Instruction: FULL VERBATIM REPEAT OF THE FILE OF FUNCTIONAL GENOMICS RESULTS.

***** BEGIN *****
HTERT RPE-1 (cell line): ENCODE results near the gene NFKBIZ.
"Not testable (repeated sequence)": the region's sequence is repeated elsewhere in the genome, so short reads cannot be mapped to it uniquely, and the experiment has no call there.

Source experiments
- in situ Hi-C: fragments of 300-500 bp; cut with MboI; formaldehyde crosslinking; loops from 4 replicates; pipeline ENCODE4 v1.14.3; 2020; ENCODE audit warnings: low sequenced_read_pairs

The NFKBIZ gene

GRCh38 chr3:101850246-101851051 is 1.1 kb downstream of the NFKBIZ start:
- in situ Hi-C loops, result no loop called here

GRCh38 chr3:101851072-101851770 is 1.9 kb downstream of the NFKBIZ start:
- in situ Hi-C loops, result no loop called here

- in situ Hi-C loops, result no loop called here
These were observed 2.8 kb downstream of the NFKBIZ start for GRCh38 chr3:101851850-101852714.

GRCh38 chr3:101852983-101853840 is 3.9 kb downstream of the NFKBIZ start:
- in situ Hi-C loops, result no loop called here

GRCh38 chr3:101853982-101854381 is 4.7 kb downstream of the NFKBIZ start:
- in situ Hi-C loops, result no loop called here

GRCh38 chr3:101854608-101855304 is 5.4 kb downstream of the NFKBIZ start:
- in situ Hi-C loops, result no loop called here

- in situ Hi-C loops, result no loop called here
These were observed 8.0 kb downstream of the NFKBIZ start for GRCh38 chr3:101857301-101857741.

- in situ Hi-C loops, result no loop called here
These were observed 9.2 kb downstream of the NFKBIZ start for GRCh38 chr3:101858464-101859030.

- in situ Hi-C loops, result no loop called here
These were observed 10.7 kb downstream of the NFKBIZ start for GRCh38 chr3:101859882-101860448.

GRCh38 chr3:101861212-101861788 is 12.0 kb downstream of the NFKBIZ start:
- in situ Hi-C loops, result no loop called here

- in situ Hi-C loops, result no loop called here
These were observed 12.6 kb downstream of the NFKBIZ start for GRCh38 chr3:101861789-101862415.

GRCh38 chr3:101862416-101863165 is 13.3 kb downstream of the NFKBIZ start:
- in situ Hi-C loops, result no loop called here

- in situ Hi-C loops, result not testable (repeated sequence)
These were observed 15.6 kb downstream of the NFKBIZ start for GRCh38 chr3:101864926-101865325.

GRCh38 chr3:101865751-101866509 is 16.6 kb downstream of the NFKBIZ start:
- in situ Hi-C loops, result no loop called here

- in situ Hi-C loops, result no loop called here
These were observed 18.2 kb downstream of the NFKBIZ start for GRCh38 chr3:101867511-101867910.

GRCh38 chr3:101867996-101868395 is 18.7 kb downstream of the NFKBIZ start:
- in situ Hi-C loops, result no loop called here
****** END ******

HTERT RPE-1 (cell line): ENCODE results near the gene NFKBIZ.
"Not testable (repeated sequence)": the region's sequence is repeated elsewhere in the genome, so short reads cannot be mapped to it uniquely, and the experiment has no call there.

Source experiments
- in situ Hi-C: fragments of 300-500 bp; cut with MboI; formaldehyde crosslinking; loops from 4 replicates; pipeline ENCODE4 v1.14.3; 2020; ENCODE audit warnings: low sequenced_read_pairs

The NFKBIZ gene

GRCh38 chr3:101850246-101851051 is 1.1 kb downstream of the NFKBIZ start:
- in situ Hi-C loops, result no loop called here

GRCh38 chr3:101851072-101851770 is 1.9 kb downstream of the NFKBIZ start:
- in situ Hi-C loops, result no loop called here

- in situ Hi-C loops, result no loop called here
These were observed 2.8 kb downstream of the NFKBIZ start for GRCh38 chr3:101851850-101852714.

GRCh38 chr3:101852983-101853840 is 3.9 kb downstream of the NFKBIZ start:
- in situ Hi-C loops, result no loop called here

GRCh38 chr3:101853982-101854381 is 4.7 kb downstream of the NFKBIZ start:
- in situ Hi-C loops, result no loop called here

GRCh38 chr3:101854608-101855304 is 5.4 kb downstream of the NFKBIZ start:
- in situ Hi-C loops, result no loop called here

- in situ Hi-C loops, result no loop called here
These were observed 8.0 kb downstream of the NFKBIZ start for GRCh38 chr3:101857301-101857741.

- in situ Hi-C loops, result no loop called here
These were observed 9.2 kb downstream of the NFKBIZ start for GRCh38 chr3:101858464-101859030.

- in situ Hi-C loops, result no loop called here
These were observed 10.7 kb downstream of the NFKBIZ start for GRCh38 chr3:101859882-101860448.

GRCh38 chr3:101861212-101861788 is 12.0 kb downstream of the NFKBIZ start:
- in situ Hi-C loops, result no loop called here

- in situ Hi-C loops, result no loop called here
These were observed 12.6 kb downstream of the NFKBIZ start for GRCh38 chr3:101861789-101862415.

GRCh38 chr3:101862416-101863165 is 13.3 kb downstream of the NFKBIZ start:
- in situ Hi-C loops, result no loop called here

- in situ Hi-C loops, result not testable (repeated sequence)
These were observed 15.6 kb downstream of the NFKBIZ start for GRCh38 chr3:101864926-101865325.

GRCh38 chr3:101865751-101866509 is 16.6 kb downstream of the NFKBIZ start:
- in situ Hi-C loops, result no loop called here

- in situ Hi-C loops, result no loop called here
These were observed 18.2 kb downstream of the NFKBIZ start for GRCh38 chr3:101867511-101867910.

GRCh38 chr3:101867996-101868395 is 18.7 kb downstream of the NFKBIZ start:
- in situ Hi-C loops, result no loop called here